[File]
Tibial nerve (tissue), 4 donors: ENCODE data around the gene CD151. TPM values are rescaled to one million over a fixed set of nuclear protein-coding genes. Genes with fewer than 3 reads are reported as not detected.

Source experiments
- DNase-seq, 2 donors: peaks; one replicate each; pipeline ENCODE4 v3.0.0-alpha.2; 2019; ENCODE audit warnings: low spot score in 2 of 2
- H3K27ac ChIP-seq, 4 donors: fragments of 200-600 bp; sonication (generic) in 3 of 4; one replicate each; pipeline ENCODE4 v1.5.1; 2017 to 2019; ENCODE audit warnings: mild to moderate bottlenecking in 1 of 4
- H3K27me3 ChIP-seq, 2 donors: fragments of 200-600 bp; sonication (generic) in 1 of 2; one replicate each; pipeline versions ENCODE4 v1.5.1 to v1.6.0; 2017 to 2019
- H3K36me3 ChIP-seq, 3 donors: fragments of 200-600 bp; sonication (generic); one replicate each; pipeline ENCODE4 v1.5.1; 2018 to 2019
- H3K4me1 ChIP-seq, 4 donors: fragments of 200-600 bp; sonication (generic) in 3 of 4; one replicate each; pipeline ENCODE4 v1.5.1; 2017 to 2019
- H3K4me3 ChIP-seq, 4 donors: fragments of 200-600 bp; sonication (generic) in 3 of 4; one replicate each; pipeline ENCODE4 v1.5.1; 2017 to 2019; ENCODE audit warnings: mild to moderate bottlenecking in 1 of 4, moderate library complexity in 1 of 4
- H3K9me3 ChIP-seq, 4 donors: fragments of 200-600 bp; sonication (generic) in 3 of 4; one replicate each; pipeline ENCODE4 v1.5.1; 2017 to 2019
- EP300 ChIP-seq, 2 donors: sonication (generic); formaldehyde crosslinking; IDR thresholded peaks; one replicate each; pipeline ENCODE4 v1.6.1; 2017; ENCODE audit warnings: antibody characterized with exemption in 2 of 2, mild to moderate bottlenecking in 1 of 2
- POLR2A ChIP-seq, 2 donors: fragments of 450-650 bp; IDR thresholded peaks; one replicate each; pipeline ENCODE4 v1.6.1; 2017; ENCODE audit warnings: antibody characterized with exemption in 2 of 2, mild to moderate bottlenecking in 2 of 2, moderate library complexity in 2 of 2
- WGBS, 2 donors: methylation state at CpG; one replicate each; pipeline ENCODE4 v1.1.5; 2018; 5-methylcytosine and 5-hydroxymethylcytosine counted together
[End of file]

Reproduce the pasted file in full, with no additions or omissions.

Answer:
Tibial nerve (tissue), 4 donors: ENCODE data around the gene CD151. TPM values are rescaled to one million over a fixed set of nuclear protein-coding genes. Genes with fewer than 3 reads are reported as not detected.

Source experiments
- DNase-seq, 2 donors: peaks; one replicate each; pipeline ENCODE4 v3.0.0-alpha.2; 2019; ENCODE audit warnings: low spot score in 2 of 2
- H3K27ac ChIP-seq, 4 donors: fragments of 200-600 bp; sonication (generic) in 3 of 4; one replicate each; pipeline ENCODE4 v1.5.1; 2017 to 2019; ENCODE audit warnings: mild to moderate bottlenecking in 1 of 4
- H3K27me3 ChIP-seq, 2 donors: fragments of 200-600 bp; sonication (generic) in 1 of 2; one replicate each; pipeline versions ENCODE4 v1.5.1 to v1.6.0; 2017 to 2019
- H3K36me3 ChIP-seq, 3 donors: fragments of 200-600 bp; sonication (generic); one replicate each; pipeline ENCODE4 v1.5.1; 2018 to 2019
- H3K4me1 ChIP-seq, 4 donors: fragments of 200-600 bp; sonication (generic) in 3 of 4; one replicate each; pipeline ENCODE4 v1.5.1; 2017 to 2019
- H3K4me3 ChIP-seq, 4 donors: fragments of 200-600 bp; sonication (generic) in 3 of 4; one replicate each; pipeline ENCODE4 v1.5.1; 2017 to 2019; ENCODE audit warnings: mild to moderate bottlenecking in 1 of 4, moderate library complexity in 1 of 4
- H3K9me3 ChIP-seq, 4 donors: fragments of 200-600 bp; sonication (generic) in 3 of 4; one replicate each; pipeline ENCODE4 v1.5.1; 2017 to 2019
- EP300 ChIP-seq, 2 donors: sonication (generic); formaldehyde crosslinking; IDR thresholded peaks; one replicate each; pipeline ENCODE4 v1.6.1; 2017; ENCODE audit warnings: antibody characterized with exemption in 2 of 2, mild to moderate bottlenecking in 1 of 2
- POLR2A ChIP-seq, 2 donors: fragments of 450-650 bp; IDR thresholded peaks; one replicate each; pipeline ENCODE4 v1.6.1; 2017; ENCODE audit warnings: antibody characterized with exemption in 2 of 2, mild to moderate bottlenecking in 2 of 2, moderate library complexity in 2 of 2
- WGBS, 2 donors: methylation state at CpG; one replicate each; pipeline ENCODE4 v1.1.5; 2018; 5-methylcytosine and 5-hydroxymethylcytosine counted together